SAN DIEGO (AP) Two years ago, Kris Bryant would sit in the nosebleed seats on College Night at Petco Park.
On Tuesday night, he was back at the big downtown ballyard, playing third base and batting second for the Chicago Cubs.
''It's come full circle. It's really surreal,'' Bryant said while sitting in the dugout two hours before the first pitch. ''I used to sit up there in the upper deck in right field for $5, the cheap seats, and now I get to play and get to step into the box against James Shields.''
Bryant starred at the University of San Diego before the Cubs took him with the No. 2 pick in the 2013 amateur draft. His 31 homers as a junior that year were the most in a Division I season since toned-down composite bats replaced aluminum bats in 2011.
Bryant made his big league debut on April 17 when the Cubs hosted Shields and the Padres, going 0 for 4 with three strikeouts. Going into Tuesday night, the prized rookie was riding a seven-game hitting streak and batting .291 with four homers and 24 RBIs.
''It's been fun. And we've been playing really good, too. It's been more than expected. I can't say enough about the way I've been treated by my teammates and coaches,'' he said.
There was a big contingent from USD at the game, including coach Rich Hill.
''It's awesome. I love those guys. They were a big part of my success. I wouldn't be sitting here if it wasn't for them,'' Bryant said. ''The three years at USD were the best three years of my life and I owe a lot of credit to them, so I'm glad they made it out here.''
One of the games Bryant remembers attending was the one when Carlos Quentin rushed the mound and slammed into Dodgers right-hander Zack Greinke after he got hit by a pitch.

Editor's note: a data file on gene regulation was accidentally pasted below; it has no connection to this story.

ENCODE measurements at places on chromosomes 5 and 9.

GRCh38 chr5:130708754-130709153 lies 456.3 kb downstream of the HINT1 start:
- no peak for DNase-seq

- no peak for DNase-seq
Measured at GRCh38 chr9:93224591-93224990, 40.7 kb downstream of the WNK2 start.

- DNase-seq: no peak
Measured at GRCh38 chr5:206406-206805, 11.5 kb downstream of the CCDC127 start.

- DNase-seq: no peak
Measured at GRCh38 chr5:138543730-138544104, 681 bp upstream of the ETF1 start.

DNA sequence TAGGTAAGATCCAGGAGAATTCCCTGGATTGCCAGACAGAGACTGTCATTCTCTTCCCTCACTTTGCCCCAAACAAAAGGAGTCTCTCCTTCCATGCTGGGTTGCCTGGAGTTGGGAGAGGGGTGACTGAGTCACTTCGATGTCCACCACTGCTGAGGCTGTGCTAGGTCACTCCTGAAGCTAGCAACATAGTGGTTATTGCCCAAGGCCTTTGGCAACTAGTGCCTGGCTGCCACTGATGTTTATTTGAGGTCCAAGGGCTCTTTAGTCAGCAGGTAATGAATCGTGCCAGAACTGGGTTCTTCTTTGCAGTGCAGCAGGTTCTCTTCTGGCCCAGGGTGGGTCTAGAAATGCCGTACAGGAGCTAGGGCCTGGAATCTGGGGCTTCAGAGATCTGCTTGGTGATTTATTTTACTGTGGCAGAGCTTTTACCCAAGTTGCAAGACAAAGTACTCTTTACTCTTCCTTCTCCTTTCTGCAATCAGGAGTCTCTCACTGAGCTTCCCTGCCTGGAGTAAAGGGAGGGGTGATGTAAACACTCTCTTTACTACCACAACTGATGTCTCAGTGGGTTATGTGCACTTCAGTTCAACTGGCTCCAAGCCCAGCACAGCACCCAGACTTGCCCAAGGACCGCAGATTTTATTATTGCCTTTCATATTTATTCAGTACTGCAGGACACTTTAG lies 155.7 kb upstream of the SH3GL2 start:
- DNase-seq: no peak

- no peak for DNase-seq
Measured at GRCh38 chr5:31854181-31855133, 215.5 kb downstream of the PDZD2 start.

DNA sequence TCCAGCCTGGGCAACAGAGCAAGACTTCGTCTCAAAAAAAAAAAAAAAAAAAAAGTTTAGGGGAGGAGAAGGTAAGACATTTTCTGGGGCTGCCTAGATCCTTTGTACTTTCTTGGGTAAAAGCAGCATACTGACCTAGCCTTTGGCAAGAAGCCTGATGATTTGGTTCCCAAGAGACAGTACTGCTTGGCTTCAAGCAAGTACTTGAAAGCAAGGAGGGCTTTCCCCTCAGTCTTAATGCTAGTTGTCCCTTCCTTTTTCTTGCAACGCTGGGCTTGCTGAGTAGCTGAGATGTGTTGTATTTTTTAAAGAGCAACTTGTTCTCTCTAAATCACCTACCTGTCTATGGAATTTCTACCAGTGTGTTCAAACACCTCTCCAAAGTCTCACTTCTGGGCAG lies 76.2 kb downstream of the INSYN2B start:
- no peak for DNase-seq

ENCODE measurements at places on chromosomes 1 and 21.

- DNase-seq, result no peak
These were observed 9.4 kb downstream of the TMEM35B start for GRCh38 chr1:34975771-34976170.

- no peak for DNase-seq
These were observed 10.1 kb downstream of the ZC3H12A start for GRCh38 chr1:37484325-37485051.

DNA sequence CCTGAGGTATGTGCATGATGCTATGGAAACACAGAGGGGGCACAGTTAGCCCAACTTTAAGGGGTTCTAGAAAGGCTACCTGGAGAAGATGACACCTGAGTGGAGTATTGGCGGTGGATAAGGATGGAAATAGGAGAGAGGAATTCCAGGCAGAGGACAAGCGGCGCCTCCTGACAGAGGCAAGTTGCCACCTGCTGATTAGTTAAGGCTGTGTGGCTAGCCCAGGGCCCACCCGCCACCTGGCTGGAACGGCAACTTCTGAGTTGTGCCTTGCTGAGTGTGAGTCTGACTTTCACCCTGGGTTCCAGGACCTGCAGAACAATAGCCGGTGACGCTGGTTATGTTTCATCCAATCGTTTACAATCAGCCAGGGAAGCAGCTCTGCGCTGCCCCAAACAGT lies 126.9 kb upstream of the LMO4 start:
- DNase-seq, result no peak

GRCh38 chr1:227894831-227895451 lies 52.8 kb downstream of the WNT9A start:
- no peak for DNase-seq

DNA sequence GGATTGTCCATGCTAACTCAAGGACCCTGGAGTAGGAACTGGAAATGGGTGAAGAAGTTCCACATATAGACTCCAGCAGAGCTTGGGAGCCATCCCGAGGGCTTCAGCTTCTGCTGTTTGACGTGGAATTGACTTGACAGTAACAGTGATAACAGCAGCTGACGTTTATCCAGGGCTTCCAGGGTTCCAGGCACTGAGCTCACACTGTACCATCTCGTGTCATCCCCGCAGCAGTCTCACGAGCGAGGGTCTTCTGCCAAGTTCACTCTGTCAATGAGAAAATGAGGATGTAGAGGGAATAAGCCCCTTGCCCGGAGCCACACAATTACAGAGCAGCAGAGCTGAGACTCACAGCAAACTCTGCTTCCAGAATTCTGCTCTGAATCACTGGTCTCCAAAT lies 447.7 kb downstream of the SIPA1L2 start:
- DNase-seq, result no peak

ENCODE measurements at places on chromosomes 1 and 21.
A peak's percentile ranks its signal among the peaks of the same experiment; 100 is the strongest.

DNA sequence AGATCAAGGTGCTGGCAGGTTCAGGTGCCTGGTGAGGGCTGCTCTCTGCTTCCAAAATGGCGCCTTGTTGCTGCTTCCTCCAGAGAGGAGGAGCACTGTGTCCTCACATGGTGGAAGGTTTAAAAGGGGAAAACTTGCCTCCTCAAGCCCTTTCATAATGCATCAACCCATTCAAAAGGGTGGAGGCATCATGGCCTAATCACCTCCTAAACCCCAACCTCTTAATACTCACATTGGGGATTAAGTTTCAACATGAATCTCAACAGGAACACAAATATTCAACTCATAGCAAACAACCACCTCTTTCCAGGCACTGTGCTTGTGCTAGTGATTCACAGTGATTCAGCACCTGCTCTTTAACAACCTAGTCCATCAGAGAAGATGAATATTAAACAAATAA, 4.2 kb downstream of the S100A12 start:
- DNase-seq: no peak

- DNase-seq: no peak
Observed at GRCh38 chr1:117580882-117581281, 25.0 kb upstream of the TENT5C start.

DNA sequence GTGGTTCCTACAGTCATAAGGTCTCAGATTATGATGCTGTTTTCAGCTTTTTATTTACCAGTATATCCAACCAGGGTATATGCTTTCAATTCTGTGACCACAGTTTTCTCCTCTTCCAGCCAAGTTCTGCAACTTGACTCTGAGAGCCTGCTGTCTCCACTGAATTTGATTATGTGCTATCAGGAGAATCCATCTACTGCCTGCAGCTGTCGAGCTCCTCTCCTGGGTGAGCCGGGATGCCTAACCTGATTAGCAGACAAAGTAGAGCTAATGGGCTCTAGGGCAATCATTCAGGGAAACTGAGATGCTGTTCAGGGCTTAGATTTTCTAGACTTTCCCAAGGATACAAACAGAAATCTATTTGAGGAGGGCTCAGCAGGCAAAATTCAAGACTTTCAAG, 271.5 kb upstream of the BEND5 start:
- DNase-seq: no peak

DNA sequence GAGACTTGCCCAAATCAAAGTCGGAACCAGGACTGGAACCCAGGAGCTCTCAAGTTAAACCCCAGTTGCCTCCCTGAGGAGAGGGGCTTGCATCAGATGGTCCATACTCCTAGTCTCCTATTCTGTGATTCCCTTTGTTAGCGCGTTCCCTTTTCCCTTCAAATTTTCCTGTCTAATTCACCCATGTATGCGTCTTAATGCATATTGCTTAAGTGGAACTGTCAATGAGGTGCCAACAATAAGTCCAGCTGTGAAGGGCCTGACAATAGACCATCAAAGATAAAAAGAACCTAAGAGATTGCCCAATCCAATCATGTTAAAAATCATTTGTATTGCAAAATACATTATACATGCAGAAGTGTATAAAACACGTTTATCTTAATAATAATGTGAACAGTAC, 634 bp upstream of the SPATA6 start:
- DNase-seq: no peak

''I usually don't go to games to see someone charge the mound, but we were here when Carlos Quentin did that,'' Bryant said. ''It was crazy. All the fans got into it, and I was actually one of those fans.''
Monday was an off day, which Bryant spent ''cruising at the beach. I didn't get the chance to do that. I was either in school or playing baseball,'' he said.
He also stopped by his favorite Mexican restaurant near the USD campus for a Cali burrito.
His parents, Mike and Sue, drove down from Las Vegas and will be at all three games, just like they were at almost every one of his home games in college.
Mike Bryant taught Kris to hit at a young age, passing along the lessons he learned from Ted Williams during the two spring trainings he was a Boston Red Sox farmhand in the early 1980s.
''I feel like I made it,'' said Mike Bryant, who was wearing a No. 17 Bryant jersey. ''We still talk, when he struggles, and he formulates his approach. We put our heads together. I don't tell him exactly what to do, I just stimulate the thought process, and how the guys are trying to get him out. He still has to figure it out.''
Follow Bernie Wilson on Twitter at http://twitter.com/berniewilson